LINGUIST List 15.1455

Fri May 7 2004

Review: Typology: Shay & Seibert (2003)

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  1. Marcus Kracht, Motion, Direction and Location in Languages

Message 1: Motion, Direction and Location in Languages

Date: Thu, 6 May 2004 23:02:32 -0400 (EDT)
From: Marcus Kracht <>
Subject: Motion, Direction and Location in Languages

EDITOR: Shay, Erin; Seibert, Uwe
TITLE: Motion, Direction and Location in Languages
SUBTITLE: In honor of Zygmunt Frajzingier
SERIES: Typological Studies in Language
PUBLISHER: John Benjamins
YEAR: 2003
Announced at

Marcus Kracht, Department of Linguistics, UCLA


This book is a collection of essays written in honour of Zygmunt
Frajzingier. The uniting theme is that of location and motion in
language. The majority of papers deal with African languages, thus
reflecting a predominant theme in Zygmunt Frajzingier's own work. The
aspects that are covered are historical, morphological, semantic,
pragmatic and syntactic. I shall first summarize the content of the
individual contributions before assessing the collection as a whole.

Zygmunt Frajzingier *April 3, 1938 (Erin Shay), pp. ix - xv. This is a
tribute to Zygmunt Frajzingier, his life andpersonality.

Zygmunt Frajzingier's contributions to the study of language structure
(Uwe Seibert), pp. 1 - 18. A complete bibliography of published books
and papers, including work in progress.

The myth of doubly governing prepositions in German (Werner Abraham),
pp. 19 - 38. It is a folklore that German local prepositions can
govern both the accusative and the dative. If the event is a motion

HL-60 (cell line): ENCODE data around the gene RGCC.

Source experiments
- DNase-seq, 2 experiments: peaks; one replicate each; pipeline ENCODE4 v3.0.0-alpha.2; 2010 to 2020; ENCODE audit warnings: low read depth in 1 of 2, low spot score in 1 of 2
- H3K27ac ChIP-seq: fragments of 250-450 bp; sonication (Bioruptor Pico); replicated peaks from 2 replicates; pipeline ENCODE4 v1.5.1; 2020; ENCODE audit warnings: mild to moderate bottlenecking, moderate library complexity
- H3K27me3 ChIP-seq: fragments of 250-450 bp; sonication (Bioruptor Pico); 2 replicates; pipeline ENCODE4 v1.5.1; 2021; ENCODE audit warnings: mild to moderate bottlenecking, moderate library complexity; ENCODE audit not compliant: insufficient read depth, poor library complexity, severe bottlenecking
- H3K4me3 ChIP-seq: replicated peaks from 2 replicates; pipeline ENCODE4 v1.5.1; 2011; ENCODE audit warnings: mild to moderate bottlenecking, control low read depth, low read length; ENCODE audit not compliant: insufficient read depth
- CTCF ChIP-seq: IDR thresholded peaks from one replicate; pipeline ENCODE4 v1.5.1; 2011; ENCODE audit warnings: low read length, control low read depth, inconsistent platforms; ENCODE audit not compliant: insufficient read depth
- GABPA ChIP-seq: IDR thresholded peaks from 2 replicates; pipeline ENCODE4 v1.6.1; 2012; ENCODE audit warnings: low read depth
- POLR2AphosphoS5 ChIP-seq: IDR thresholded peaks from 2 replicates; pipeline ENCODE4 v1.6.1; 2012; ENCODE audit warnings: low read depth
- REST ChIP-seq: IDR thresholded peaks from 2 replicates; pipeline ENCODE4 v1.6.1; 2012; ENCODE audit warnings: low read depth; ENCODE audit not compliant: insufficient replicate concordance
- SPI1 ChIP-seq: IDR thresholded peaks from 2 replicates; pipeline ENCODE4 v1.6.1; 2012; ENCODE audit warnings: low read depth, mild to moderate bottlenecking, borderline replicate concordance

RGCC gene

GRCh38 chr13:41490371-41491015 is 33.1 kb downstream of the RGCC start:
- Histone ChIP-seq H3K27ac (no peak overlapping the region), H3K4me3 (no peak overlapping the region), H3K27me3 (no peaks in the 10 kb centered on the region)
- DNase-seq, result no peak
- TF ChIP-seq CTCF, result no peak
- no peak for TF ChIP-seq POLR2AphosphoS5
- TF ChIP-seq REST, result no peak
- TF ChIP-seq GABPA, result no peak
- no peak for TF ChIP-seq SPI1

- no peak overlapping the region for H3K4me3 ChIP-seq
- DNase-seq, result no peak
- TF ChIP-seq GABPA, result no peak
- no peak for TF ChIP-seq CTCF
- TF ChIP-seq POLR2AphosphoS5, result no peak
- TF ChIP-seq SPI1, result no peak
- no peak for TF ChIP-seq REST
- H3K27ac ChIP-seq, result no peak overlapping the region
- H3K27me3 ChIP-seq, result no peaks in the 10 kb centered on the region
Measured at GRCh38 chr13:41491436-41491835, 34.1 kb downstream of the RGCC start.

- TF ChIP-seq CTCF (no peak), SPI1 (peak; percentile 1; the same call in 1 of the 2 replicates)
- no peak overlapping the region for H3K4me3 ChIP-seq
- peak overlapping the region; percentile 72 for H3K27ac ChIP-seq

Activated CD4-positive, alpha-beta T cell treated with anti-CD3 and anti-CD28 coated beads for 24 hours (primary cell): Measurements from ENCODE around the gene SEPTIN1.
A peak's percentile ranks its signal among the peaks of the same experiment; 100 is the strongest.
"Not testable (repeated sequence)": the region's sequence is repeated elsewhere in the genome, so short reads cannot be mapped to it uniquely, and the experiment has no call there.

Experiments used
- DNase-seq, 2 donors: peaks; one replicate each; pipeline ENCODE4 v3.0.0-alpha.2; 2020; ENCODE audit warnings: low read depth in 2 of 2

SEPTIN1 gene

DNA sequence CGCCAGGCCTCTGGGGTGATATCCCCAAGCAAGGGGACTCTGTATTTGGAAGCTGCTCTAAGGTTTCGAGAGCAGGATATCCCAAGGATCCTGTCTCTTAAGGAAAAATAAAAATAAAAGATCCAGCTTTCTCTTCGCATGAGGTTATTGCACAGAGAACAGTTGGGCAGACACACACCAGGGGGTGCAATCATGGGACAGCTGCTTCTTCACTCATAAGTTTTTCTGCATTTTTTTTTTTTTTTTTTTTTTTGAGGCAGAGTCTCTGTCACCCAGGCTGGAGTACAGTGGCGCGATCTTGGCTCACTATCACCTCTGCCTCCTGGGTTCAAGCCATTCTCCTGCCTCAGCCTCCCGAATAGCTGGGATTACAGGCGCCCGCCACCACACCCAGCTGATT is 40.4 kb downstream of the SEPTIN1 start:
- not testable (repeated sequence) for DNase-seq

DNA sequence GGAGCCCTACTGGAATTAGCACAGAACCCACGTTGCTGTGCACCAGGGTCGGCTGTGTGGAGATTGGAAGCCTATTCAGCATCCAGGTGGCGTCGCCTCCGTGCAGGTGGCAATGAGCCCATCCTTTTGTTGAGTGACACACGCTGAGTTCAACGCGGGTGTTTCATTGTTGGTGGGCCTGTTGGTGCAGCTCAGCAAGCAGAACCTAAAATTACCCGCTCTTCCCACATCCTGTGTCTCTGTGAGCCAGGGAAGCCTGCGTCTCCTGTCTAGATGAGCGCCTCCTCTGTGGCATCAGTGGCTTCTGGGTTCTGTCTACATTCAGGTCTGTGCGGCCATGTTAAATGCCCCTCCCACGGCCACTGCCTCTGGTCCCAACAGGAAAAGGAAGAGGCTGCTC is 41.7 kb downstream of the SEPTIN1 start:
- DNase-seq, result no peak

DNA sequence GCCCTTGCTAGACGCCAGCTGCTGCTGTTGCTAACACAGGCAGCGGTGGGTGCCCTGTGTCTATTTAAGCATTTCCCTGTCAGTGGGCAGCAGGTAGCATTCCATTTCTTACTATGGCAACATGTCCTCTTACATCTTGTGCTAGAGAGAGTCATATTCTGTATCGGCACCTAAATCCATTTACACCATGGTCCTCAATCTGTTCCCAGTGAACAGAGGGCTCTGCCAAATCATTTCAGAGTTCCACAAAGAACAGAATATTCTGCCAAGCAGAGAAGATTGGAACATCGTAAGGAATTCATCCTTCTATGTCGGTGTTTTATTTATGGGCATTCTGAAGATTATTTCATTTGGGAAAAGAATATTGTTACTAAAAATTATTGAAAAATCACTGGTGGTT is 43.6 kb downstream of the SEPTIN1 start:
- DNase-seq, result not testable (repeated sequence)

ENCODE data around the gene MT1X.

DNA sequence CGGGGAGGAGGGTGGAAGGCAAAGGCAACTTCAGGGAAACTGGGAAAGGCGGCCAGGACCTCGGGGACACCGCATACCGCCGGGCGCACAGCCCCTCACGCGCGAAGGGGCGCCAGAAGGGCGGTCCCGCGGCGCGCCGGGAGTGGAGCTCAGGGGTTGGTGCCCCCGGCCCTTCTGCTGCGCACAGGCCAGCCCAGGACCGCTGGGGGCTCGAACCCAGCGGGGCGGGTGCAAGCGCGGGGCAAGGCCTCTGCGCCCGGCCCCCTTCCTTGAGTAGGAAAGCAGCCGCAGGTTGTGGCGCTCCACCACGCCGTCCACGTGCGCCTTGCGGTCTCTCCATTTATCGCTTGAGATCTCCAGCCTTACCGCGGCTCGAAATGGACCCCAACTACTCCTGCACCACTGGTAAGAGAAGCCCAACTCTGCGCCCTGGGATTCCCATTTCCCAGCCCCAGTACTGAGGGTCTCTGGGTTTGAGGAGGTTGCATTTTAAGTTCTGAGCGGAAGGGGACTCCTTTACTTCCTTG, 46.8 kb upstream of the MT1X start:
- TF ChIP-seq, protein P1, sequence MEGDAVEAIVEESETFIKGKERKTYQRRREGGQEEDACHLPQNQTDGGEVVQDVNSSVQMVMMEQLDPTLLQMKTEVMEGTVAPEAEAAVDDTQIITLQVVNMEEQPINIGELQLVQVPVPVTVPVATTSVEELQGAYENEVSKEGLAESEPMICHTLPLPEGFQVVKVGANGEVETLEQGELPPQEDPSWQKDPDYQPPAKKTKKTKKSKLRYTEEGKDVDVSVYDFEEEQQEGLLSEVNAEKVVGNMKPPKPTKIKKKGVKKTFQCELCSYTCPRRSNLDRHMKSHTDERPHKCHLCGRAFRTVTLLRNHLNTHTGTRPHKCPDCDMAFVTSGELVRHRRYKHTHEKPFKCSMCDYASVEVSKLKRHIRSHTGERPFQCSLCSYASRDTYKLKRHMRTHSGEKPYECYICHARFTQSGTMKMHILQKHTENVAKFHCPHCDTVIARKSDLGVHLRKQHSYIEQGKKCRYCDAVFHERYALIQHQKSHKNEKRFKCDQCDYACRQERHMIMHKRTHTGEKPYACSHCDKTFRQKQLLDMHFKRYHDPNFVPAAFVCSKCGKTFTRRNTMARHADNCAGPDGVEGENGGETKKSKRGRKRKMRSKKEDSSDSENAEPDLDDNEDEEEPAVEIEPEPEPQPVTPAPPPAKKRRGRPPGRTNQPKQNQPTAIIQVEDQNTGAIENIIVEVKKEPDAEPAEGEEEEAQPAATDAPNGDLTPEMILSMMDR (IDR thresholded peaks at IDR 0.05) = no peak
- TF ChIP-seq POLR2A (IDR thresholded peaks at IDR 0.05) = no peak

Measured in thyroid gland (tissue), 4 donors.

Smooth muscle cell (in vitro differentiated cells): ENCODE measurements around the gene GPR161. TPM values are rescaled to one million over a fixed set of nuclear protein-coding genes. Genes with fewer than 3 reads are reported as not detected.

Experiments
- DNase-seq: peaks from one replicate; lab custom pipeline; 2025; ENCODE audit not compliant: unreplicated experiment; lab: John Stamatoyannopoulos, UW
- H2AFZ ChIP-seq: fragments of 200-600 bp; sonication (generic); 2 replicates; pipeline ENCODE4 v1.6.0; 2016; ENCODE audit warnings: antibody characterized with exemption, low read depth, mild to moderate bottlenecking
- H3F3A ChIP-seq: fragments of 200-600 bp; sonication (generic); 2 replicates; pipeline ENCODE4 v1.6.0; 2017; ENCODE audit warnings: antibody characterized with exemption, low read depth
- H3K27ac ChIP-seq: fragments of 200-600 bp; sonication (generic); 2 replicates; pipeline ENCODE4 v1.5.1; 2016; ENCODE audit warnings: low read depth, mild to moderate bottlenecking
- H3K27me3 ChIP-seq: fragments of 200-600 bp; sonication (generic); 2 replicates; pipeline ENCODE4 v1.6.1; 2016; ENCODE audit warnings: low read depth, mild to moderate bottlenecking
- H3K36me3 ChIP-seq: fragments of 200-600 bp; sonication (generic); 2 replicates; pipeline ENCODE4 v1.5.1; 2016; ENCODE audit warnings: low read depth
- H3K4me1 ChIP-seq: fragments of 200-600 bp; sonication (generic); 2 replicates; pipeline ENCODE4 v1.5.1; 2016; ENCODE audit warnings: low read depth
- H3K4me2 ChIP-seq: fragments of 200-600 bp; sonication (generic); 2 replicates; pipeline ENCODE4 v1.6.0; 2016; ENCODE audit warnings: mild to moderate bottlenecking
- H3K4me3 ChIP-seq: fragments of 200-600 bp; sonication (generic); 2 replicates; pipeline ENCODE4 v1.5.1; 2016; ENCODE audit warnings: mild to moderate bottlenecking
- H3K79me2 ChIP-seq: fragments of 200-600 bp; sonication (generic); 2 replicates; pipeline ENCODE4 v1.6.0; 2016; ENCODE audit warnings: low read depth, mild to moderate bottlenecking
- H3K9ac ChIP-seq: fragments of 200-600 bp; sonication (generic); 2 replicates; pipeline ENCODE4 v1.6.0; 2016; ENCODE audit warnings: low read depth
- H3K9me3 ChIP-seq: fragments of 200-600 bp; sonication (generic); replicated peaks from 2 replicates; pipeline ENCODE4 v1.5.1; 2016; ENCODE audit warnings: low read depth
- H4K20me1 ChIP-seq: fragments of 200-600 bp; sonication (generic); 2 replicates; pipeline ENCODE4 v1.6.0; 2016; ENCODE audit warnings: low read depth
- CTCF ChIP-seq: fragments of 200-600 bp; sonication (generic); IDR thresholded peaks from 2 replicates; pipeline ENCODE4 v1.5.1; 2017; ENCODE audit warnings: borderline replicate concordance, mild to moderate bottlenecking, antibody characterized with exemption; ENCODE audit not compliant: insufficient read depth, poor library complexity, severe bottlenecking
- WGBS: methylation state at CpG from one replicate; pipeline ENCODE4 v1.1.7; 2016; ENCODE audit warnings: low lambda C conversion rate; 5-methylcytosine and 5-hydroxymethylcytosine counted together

towards the object, accusative is used; if the event is not a motion
towards the object, dative is used. Werner Abraham challenges this
view. He adds evidence for the view that these prepositions govern
only one case, namely dative, and that this tends to be the sole case
governed by prepositions in general (this view is exposed in Abraham

Localisation et mouvement dans le syntagme verbal du groupe tchadique
central (Veronique de Colombel), pp. 39 - 50. This paper surveys the
form and place of local and directional verbal suffixes of the central
Chadic languages. Some comparative notes are added.

Left, right, and the cardinal directions: some thoughts on consistency
and usage (Bernhard Comrie), pp. 51 - 58. This paper studies using
mainly anecdotal evidence the way in which the names of directions may
come to be associated with different meanings. For example, Comrie
notes that growing up on the east coast of England, he has become
accustomed to the fact that east was the direction of the sea, and
this caused sudden confusion when moving to California (where the
coast is west). Comrie notes that the same happens in languages,
noting examples from Celtic, Balinese or Tok Pisin.

Location and direction in Klamath (Scott DeLancey), pp. 59 - 90,
Klamath is a Penutian language of Southern Oregon. According to Scott
DeLancey, Klamath challenges the traditional assumptions on the way in
which location and directionality are coded. Rather than having